This story on real-time monitoring is in partnership with Critical Media.
A retailer’s PR department learns from its TV and radio monitoring platform of an ugly trend in one market: The media keeps characterizing its stores as beset by crime.
Is it time to pump out a press release, send cupcakes to the newsroom, hand out happy face balloons to kids at the door?
Actually, no. PR takes the statistics to the local manager, so the retailer can make changes, says Dave Armon, president of the monitoring platform Critical Mention.
“Maybe we look at more security,” Armon says. “Maybe we look at better lighting in the parking lots. Maybe we look some further partnerships with law enforcement. And then suddenly the reports of problems decline. You’ve helped the business as a PR person pointing it out, and you start to see more positive coverage.”
His example, drawn from a client’s experience, shows why real-time media monitoring and analytics are thriving, despite the bankruptcy of major player VMS in 2011.
TV and radio intelligence—which includes both data and access to clips from broadcasts—isn’t just about finding ways to wallpaper over stains on your public image. It can lead to substantial change.
Otto Hoering, media measurement manager at Ketchum, says real-time monitoring of TV and radio is especially useful in crises. (These can include product recalls, major layoffs, and SEC investigations.)
For example, “if there’s any kind of lawsuit where a client’s being sued for something, it’s really important to have instant feedback on what’s being said in the media about that,” says Hoering, who formerly worked at VMS.
Gil Rudawsky of GroundFloor Media, which specializes in crisis communications, says time is of the essence.
“With our clients, particularly ones who are facing a crisis, we really need to know the exact minute a report hits the media so we can begin sending out response messages and start round-the-clock monitoring of social media,” Rudawsky says.
Real-time monitoring helps General Motors to keep tabs on how crises—or new product rollouts—are playing out nationwide, says Mike Meyerand, manager of broadcast communications.
“Without these services, I would have no idea what they’re saying about us in San Francisco,” he says.
GM was able track how the media was covering the Chevrolet Volt, electric cars, whether the vehicles are worth the cost, and how well they work.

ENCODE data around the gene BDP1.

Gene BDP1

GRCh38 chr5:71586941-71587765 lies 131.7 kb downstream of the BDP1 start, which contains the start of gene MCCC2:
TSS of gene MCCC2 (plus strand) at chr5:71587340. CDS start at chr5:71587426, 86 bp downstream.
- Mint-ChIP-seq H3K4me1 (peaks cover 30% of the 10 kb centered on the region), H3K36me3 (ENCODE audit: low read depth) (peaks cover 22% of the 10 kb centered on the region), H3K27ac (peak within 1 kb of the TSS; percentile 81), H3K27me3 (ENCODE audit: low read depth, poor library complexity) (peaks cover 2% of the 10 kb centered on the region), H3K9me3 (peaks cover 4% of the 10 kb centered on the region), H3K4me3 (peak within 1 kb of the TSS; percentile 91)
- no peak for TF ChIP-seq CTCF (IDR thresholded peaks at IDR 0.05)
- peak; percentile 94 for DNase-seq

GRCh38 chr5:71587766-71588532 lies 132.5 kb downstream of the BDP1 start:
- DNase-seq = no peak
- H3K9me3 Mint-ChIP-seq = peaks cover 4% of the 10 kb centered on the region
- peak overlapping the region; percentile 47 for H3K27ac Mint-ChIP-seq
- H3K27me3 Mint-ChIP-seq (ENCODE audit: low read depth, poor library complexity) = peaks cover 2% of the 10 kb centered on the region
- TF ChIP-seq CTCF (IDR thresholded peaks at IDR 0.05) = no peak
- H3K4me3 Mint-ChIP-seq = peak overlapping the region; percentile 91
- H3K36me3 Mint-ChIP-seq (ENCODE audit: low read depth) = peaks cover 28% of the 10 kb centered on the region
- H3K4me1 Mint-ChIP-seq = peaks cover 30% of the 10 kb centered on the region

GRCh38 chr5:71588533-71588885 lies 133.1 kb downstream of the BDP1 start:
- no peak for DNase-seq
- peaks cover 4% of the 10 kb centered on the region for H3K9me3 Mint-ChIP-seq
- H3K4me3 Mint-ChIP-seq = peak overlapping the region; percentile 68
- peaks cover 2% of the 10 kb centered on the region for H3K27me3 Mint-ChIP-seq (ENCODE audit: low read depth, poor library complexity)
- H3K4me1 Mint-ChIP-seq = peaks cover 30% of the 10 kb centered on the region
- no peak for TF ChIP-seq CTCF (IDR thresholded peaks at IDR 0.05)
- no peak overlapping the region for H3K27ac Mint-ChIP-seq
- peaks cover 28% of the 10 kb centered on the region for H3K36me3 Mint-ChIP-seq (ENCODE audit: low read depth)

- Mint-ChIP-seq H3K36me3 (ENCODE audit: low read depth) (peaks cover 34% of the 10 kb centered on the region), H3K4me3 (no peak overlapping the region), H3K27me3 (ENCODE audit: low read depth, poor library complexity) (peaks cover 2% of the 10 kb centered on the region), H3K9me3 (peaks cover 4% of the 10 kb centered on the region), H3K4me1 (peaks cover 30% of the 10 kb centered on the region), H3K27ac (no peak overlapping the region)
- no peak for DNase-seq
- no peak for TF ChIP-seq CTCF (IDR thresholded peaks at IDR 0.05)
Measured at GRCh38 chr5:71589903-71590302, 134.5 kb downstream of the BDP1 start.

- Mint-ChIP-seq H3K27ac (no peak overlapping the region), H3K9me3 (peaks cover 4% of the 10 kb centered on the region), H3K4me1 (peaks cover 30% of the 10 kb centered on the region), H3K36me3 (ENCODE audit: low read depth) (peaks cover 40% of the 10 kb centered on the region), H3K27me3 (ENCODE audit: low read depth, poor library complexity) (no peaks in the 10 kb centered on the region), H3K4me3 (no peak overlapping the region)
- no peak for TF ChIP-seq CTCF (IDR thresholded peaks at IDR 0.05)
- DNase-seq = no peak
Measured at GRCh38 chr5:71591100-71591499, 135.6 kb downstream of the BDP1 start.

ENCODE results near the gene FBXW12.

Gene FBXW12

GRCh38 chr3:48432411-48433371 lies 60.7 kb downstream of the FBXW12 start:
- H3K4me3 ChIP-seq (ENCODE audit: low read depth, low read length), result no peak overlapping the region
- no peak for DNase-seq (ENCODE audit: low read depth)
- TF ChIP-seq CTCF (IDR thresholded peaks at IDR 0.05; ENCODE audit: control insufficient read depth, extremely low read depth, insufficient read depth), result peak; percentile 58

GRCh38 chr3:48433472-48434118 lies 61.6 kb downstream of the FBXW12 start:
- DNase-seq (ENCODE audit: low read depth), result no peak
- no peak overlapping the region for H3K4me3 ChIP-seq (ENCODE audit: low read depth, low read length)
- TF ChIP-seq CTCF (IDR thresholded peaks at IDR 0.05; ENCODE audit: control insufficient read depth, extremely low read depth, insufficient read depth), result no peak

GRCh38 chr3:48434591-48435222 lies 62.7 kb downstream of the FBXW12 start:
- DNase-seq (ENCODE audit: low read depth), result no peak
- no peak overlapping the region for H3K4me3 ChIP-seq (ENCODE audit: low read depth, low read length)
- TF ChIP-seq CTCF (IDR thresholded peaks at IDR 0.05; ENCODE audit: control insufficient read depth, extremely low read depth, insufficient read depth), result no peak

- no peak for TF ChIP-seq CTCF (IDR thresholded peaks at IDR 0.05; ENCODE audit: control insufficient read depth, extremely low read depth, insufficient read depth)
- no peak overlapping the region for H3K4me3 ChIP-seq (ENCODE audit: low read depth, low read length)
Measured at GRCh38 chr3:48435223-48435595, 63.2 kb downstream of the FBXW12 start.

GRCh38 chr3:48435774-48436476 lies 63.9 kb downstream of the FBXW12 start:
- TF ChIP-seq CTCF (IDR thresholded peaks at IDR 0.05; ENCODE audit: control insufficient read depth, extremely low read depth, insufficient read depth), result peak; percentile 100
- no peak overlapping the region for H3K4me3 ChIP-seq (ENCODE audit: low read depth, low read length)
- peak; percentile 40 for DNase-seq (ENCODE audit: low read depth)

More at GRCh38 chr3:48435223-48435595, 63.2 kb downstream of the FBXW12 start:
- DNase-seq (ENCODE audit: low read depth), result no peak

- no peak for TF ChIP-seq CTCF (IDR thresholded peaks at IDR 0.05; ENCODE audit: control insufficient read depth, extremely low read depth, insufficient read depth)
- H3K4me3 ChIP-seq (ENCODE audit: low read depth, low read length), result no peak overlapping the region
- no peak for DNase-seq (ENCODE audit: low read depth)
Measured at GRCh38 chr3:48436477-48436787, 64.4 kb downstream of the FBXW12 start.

“We tried to stay on top of them in terms of literally educating the media about the technology and how the car works and what to expect,” Meyerand says, “because some people really didn’t understand.”
In such cases, GM called some reporters and said: “Just so you know, you don’t have it quite right. It’s really like this.”
Janet Harris, president of Upstream Analysis, which uses Critical Mention, says real-time broadcast monitoring is useful to both companies and issues groups that want to know how they’re coming across and what counterarguments their critics are offering.
“If you’re looking at local TV coverage, it tends to be more negative than general news,” she says. “There’s the old saw in local news, ‘If it bleeds, it leads.’ … If you’ve got a positive message to get out, it’s much more challenging in broadcast to counter some of the negative that’s out there.”
For example, when a new big-box store opens, it might draw cameras for reports on traffic or complaints about its wages, she says. The store is less likely to be covered for “the good work you’re doing in the community, or the fact that you’re bringing lots of jobs to an area that needs it, or the that you’re bringing or affordable groceries to a ‘food desert,'” Harris says.
Knowing the coverage on TV and radio allows the chain to prepare arguments to take to the planning board before a store is sited or otherwise adjust its strategy.
Ashley Pettit, project lead on Southwest Airlines‘ social business and listening team, says, “Our monitoring tools are the first places we turn in a crisis.”
The airline looks at a number of areas. These include the extent of coverage, overall trending, and who’s being interviewed and quoted. The team notifies PR about matters that are becoming an issue, allowing them to fact-check and respond to reports.
A growing number of communications professionals use data-mining, or the discovery of patterns in large data sets through the use of computers. And they’re able track very little of the online coverage with the help of tools like Google Alerts, according to Critical Mention’s Armon.
“With TV and radio, it’s a very, very hard beast to tame,” he says. “There really is no public site open and free where you can go and see everything that’s done on TV in every market in real time.”
Monitoring tools solve this problem through searching closed captions. New advances in voice-to-text technology allow real-time monitoring of radio as well.
One benefit is this allows organizations to track the third-party experts that a station or network is relying on, Armon says. That way they can make sure press releases and statements get to the right talking head.
“You’re catering to them knowing they’re being trusted to comment on this particular story,” he says.
Tools for monitoring TV and radio broadcasts offer another bonus.
“As a PR person, the worst thing is for the CEO to ring you up or stop by your office and say, ‘Did you see that piece on Channel 4 about us last night?'” Armon says. “If you haven’t seen it, you look like an idiot.”